Sacroiliac Pain After Lumbar Fusion
Doctor Advice

Sacroiliac Pain After Lumbar Fusion

Question: About seven weeks after a two-level fusion, I am having moderate hip and groin pain…Would recent fusions inhibit the treatment program that should be done for my sacroiliac joint?

About 7 weeks after a two-level fusion in my lower back (L4-L5 and L5-S1), I am having moderate hip and groin pain and think it could be sacroiliac joint pain. It hurts when I walk for a long time, when I roll over in bed and go up steps or walk up hills. I've never had this hip groin pain before fusion. My post-op x-rays were good and don’t explain this pain. The fusion has gotten rid of my terrible lower back pain. Is this sort of thing common and would my recent fusions inhibit the treatment program that should be done if this is from my sacroiliac joint? I don’t want the low back pain back, but also don’t want the hip and groin pain to get worse.

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Doctor’s Response: A sacroiliac joint fusion can be done after a spinal fusion

The primary reason for needing to fuse the sacroiliac joint is that the joint is overstressed secondary to a lumbar-sacral fusion. In essence, it would appear, although this is not proven in the literature, that the longer the fusion the greater the stresses on the sacroiliac joint. Sometimes, the joint is involved with the initial pain process; the surgeon does not know this, and does a very good fusion of the lumbosacral spine and relieves the low back pain, but the sacroiliac joint is left hurting.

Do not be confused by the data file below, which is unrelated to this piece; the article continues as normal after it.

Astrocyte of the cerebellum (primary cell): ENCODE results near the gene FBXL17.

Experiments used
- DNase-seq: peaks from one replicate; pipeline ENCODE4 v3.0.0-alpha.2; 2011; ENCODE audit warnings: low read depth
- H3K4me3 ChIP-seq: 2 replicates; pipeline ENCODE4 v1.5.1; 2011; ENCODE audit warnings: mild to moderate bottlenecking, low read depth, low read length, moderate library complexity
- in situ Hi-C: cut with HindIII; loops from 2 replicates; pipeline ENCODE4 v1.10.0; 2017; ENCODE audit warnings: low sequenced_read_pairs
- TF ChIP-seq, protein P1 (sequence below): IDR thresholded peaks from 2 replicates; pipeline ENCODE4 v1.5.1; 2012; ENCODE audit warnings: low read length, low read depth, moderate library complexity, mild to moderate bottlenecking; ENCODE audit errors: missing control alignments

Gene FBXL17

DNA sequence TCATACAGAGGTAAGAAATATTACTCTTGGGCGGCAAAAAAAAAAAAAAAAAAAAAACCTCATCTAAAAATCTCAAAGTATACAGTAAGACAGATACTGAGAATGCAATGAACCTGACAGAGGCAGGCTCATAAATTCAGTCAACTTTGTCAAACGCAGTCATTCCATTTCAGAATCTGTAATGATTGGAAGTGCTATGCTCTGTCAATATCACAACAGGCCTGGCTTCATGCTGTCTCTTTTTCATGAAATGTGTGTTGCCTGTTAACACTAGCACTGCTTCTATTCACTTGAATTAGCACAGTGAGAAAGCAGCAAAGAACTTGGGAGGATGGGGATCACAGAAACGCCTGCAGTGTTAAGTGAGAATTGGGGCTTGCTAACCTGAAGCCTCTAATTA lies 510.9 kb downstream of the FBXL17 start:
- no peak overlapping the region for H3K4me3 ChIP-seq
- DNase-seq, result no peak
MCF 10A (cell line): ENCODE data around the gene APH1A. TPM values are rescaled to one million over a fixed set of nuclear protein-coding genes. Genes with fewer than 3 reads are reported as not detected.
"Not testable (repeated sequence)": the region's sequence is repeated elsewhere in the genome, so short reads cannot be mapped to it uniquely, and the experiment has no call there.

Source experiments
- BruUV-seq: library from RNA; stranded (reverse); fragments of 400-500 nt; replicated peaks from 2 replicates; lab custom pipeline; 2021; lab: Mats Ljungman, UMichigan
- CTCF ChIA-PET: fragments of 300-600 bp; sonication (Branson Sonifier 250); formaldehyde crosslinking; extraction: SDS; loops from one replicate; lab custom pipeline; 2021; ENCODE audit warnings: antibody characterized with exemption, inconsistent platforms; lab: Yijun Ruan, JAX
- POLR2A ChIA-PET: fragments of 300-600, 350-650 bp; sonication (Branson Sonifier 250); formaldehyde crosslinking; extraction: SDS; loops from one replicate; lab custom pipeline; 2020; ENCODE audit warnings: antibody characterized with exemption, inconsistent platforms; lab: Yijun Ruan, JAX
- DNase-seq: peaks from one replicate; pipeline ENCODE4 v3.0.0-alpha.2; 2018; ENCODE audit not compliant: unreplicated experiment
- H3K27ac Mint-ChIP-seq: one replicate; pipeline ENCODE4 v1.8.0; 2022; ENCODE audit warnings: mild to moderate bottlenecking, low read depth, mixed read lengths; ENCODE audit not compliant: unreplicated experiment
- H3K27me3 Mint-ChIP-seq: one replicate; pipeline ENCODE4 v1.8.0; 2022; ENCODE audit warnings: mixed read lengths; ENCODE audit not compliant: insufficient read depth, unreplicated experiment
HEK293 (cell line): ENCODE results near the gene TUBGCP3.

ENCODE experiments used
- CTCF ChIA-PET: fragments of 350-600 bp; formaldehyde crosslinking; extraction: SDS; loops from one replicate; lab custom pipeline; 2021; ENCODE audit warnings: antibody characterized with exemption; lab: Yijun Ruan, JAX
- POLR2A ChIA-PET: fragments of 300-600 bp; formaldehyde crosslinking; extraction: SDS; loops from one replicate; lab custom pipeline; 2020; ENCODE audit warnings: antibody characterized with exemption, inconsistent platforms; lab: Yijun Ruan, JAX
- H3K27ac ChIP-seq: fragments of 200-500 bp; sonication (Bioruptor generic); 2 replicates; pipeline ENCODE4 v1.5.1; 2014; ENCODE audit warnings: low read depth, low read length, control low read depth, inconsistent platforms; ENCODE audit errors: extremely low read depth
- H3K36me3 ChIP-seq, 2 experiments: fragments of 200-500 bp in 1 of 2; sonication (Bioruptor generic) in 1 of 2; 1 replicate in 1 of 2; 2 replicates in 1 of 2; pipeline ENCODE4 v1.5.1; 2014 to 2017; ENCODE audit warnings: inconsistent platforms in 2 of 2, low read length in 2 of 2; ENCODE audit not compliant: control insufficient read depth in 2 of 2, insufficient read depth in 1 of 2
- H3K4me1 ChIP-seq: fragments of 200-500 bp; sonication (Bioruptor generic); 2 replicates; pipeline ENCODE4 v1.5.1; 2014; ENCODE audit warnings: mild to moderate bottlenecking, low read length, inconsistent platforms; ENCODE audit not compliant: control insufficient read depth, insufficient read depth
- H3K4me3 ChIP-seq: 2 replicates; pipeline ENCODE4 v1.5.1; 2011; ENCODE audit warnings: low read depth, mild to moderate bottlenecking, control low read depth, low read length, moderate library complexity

In such circumstances, the sacroiliac joint needs to be injected, under image, with a Novocain and a steroid to assess both for short-term relief while the Novocain is working, as well as the potential for long-term relief secondary to the steroid. The steroid may or may not be effective. If the sacroiliac joint is found to be a significant pain generator, then rather than proceeding right to a fusion, it would be appropriate to first explore non-surgical options for treatment of the sacroiliac joint. It should also be noted that hip and groin pain are frequently primary symptoms of sacroiliac joint dysfunction.

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In Spine-health’s Doctor Advice section, physicians respond to frequently asked questions about back pain issues. These responses represent the opinion of one physician, and do not necessarily reflect the views of the broader medical community. The advice presented has not been peer reviewed by Spine-health’s medical advisory board.